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Stamppot Boerenkool

February 9, 2010

I admit it: I’ve developed a slight obsession for all Dutch things lately.

First there was lovely Aniek, who is the third member of the Trifecta of Twitter Greatness (along with Maz and me). She is Dutch. That might have been enough to spark my obsession. But then she told me her brother was moving to Cincinnati for work. So I figured if I was going to actually meet someone who is Dutch, then I ought learn something about the Netherlands.

Anyway, what do you think I started learning about the Netherlands? History? Politics? Geography? Hah!

Food. (Okay, and sport too.)

They have delicious food in the Netherlands, apparently. There are stroopwafels, oliebollen, speculaas, pannenkoeken, drop, vla… that’s just sweets and desserts! And they have so many different kinds of cheeses. That’s how I know it’s the place for me. Sweets and cheese.

There’s also hutspot and pea soup. And french fries with mayo, which I cannot wrap my mind around just yet. And then under Advanced Dutch Cuisine is herring and onions. Not sure that I’ll ever try that one. Seriously, just go read the whole Wikipedia entry on Dutch cuisine.

For my first foray into Dutch cooking, I made stamppot boerenkool. That is, mashed potatoes and kale. Of course, because I do not have a Dutch mama (my mom makes awesome German food though), I did not grow up eating this dish and, thus, have no clue what it is supposed to taste like. I just made this how I think it ought to be made. Normative cooking, I guess you could call it. Or stamppot boerenkool ala Americana.

Stamppot Boerenkool (Mashed potatoes and kale)

Serves 4

Prep time: 15 minute     Cook time: 35 minutes

Ingredients:

  • 1 pound (500 g) potatoes – I use Yukon Golds because they are good for mashing
  • 100-150 g kale, chopped into small pieces – I eyeballed it, just use a little more than you think is enough because it shrinks a lot.
  • 1 leek, chopped – Don’t know how kosher this is, but I love leeks and they are common in Dutch cooking I think?
  • 1 bay leaf
  • salt and pepper
  • 3-4 Tablespoons butter
  • a quantity of milk or cream (1/2 cup of milk, I would guess)

Instructions:

  • Wash, peel, and quarter the potatoes. I don’t really peel them all the way because I like the skins. Put them in a big pot.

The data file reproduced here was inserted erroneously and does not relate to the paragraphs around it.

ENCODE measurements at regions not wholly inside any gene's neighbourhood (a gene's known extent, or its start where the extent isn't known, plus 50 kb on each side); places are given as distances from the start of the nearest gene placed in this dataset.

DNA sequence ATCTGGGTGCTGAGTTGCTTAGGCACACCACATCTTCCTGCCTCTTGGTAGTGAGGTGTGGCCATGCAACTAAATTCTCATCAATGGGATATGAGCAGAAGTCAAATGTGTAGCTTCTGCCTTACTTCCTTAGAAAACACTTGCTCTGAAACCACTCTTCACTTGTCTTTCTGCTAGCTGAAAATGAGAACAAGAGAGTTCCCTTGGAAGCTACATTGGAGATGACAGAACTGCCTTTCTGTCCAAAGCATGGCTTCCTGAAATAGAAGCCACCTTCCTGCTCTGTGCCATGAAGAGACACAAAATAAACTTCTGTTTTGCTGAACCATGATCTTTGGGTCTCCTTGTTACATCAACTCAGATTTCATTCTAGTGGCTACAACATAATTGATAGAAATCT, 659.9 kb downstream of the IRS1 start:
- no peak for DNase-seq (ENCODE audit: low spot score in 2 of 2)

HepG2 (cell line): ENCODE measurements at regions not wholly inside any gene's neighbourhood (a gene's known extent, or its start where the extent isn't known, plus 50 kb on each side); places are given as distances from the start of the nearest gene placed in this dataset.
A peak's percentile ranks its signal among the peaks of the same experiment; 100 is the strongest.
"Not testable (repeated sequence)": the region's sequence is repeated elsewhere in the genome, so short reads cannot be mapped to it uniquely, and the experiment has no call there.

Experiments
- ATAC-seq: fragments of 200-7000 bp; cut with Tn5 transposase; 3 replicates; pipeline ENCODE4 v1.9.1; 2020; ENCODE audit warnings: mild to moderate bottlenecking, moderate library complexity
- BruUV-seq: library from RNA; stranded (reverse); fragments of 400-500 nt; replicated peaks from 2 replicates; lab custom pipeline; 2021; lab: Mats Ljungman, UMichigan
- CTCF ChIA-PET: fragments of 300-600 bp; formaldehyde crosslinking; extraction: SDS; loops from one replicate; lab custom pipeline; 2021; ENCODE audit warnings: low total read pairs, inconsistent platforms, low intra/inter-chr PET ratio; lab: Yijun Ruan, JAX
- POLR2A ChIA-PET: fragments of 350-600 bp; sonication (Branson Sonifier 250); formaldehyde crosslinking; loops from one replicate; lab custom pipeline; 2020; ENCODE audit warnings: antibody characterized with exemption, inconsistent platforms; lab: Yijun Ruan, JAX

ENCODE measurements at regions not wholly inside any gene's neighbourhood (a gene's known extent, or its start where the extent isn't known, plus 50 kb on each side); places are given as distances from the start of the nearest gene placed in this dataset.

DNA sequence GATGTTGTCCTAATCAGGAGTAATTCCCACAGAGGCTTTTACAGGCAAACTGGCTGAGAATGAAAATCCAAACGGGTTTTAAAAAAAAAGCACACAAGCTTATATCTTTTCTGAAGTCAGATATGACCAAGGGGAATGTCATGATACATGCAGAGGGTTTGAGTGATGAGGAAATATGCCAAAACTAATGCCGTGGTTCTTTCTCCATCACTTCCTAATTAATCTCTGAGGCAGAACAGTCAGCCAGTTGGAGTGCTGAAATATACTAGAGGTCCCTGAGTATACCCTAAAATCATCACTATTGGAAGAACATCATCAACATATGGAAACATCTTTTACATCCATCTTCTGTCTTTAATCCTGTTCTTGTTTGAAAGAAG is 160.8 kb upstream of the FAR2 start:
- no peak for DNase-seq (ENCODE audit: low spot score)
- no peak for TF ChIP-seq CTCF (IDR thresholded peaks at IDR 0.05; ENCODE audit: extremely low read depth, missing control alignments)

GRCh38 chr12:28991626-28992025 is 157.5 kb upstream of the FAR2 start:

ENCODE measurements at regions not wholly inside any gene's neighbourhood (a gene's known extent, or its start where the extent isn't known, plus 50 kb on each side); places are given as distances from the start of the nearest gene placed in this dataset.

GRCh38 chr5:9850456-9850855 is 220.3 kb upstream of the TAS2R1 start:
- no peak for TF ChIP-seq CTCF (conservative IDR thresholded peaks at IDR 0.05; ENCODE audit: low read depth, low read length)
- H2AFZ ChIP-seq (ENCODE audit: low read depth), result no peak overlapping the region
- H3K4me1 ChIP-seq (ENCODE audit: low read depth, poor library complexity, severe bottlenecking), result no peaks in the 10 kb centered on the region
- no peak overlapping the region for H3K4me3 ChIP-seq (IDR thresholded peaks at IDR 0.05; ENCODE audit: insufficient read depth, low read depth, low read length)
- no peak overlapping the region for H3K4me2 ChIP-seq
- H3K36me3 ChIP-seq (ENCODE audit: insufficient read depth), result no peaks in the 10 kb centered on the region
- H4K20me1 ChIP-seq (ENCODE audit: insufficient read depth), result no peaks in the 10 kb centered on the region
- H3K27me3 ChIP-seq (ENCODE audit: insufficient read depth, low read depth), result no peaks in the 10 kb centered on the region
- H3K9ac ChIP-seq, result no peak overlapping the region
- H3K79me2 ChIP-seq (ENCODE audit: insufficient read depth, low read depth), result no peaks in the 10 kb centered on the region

• Add the chopped kale, leeks, and bay leaf to the pot. Fill with water until the vegetables are just covered. Add a little spoonful of salt.
  • Bring to a boil, then reduce heat and keep just below a boil for 20 minutes, or until the potatoes are tender.
  • Drain and let sit for about 5 minutes. Remove the bay leaf. Transfer to a bowl for mashing.
  • Add the butter, and start mashing. Slowly add the milk and mash until the potatoes are nice and creamy. (I used my KitchenAid. Best $65 I ever spent :D ). Salt and pepper to taste.

Serve with sausage. I didn't have rookworst so a bratwurst had to suffice until I can drag Aniek's brother to Jungle Jim's to help me buy stroopwafels, cheese, and proper Dutch mayo to eat with fries!

Sooo, since I love the color orange and I can make stamppot boerenkool, can I have my Dutch passport now, Aniek? :P

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2 Comments leave one →
  1. Aniekie permalink
    February 9, 2010 17:48

    I don’t know where my head is. I wrote a whole comment, and then I closed the window, without hitting send first.. *Blond*

    Anyway.. I’ll get on the passport bizz. I’ll write to the ministry of home affairs and the ministry of foreign affairs and otherwise I’ll just marry you :D (and then we can always divorce later, after you met your perfect Dutch husband ;D)

    I flove that you made stamppot boerenkool :D It is SOOO Dutch. I think herring and onions is an acquired taste, I didn’t like it when I was younger, but ehm .. it’s the BEST hangover food.. a breadroll with herring and onions and I’m ready to rock on! (same with fries and mayo :D)

    We are a peculiar people, us Dutchies :D (what with our birthday calendars on the toilet LOL)

  2. Momma permalink
    February 9, 2010 19:42

    Momma can also make Irish foods, such as Colcannon, very similar to this potato dish. Slainte!

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